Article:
When Cambodian Refugees Came to the Bronx

In this month’s episode of “Asian American Life,” produced by CUNY TV, reporters cover the spread of jazz music into Asian countries, the resettlement of Cambodian refugees in the Bronx, an acid attack survivor now working in the fashion industry, and the only bank indicted in the aftermath of the 2008 financial crisis.

The episode starts off in the Village where reporter Paul Lin examines how jazz made its way to Asian countries and the jazz musicians who performed across the continent, with some of them ending up in New York. Watch at 1:16.

Between the 1970s and 1990s, the largest refugee resettlement program in the U.S. took in more than 1 million refugees from Vietnam, Laos, and Cambodia. In the 1980s, some 10,000 Cambodians moved to the Bronx. Their story is told in the book, “Unsettled: Cambodian Refugees in the New York City Hyperghetto.” Author Eric Tang speaks to host Ernabel Demillo. Watch at 8:40.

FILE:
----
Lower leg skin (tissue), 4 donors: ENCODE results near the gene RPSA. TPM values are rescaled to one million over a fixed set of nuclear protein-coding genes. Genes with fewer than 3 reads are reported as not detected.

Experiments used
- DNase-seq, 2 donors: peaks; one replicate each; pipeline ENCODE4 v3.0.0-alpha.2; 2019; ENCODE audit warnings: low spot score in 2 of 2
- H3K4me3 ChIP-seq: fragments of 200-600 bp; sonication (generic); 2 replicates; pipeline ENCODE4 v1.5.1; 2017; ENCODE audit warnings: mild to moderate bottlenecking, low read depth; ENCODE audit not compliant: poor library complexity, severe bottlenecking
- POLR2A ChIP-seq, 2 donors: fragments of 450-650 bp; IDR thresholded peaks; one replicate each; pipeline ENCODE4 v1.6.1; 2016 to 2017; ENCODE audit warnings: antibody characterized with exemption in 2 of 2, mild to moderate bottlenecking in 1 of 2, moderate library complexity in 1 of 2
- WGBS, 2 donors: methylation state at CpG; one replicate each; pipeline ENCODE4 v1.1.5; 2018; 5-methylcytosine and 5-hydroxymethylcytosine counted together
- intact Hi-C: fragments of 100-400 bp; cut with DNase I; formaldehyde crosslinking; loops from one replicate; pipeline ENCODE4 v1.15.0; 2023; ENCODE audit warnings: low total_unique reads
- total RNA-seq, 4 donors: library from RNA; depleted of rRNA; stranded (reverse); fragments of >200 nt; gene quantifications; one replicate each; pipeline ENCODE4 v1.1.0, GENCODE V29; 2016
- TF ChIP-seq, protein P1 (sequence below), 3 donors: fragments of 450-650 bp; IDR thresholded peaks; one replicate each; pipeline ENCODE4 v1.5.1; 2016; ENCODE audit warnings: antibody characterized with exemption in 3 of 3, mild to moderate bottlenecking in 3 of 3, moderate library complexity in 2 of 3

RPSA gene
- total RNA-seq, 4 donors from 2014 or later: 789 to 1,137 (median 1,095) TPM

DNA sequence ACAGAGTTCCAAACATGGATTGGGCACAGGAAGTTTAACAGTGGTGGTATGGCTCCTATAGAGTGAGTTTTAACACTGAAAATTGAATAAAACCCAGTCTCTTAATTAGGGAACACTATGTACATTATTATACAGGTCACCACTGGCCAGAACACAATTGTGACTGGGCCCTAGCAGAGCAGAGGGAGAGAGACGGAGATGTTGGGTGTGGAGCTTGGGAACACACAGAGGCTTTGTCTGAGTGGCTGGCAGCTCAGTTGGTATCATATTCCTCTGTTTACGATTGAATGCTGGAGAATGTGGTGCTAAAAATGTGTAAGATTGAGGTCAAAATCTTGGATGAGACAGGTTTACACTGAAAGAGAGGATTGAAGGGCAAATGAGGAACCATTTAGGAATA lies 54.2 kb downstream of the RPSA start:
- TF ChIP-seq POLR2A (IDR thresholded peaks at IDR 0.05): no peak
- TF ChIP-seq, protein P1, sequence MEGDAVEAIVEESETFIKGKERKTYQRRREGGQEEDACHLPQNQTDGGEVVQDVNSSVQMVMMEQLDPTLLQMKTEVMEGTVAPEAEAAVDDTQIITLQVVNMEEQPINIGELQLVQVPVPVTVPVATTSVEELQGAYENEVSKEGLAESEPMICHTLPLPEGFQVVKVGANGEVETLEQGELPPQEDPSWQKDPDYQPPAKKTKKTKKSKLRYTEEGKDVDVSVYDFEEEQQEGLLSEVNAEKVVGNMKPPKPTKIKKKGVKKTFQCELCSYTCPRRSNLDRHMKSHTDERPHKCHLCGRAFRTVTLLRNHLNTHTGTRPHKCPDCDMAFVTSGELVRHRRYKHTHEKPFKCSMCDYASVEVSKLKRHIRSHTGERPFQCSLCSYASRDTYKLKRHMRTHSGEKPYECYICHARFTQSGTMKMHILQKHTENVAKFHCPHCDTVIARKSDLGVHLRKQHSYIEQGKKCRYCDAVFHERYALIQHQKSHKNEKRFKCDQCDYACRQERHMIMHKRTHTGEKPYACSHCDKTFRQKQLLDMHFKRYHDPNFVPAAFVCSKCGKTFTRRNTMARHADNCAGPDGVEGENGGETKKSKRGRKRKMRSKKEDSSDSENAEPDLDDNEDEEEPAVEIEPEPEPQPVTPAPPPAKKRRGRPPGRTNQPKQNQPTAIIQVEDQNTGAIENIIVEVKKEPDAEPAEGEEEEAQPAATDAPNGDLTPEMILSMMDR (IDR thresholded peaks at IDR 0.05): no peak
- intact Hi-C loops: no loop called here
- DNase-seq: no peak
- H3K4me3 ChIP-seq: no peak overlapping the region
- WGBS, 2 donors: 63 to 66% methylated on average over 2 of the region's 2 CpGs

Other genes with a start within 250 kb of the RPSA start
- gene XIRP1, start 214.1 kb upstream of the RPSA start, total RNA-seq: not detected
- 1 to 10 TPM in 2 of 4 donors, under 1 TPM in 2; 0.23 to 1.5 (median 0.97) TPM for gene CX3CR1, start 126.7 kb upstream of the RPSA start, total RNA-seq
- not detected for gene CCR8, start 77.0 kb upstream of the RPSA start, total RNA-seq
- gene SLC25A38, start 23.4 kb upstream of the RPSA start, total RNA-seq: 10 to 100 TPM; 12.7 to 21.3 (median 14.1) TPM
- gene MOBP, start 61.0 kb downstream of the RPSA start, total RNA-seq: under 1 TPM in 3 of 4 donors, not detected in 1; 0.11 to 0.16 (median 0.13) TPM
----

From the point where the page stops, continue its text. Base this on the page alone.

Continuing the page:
Acid attack survivor Monica Singh speaks to reporter Tinabeth Pina about the nightmare she endured, how she’s now working in the fashion industry and was a part of New York’s fashion week, and about empowering survivors through fashion. Watch at 15:13.

The final segment focuses on the family-owned Abacus Federal Savings Bank in Chinatown, the only bank indicted in the U.S. in the wake of the 2008 financial crisis. The bank is the subject of a documentary, “Small Enough to Jail,” airing as part of the “Frontline” documentary series this month on PBS. Reporter Kyung Yoon speaks to the family in charge of Abacus. Watch at 21:03.

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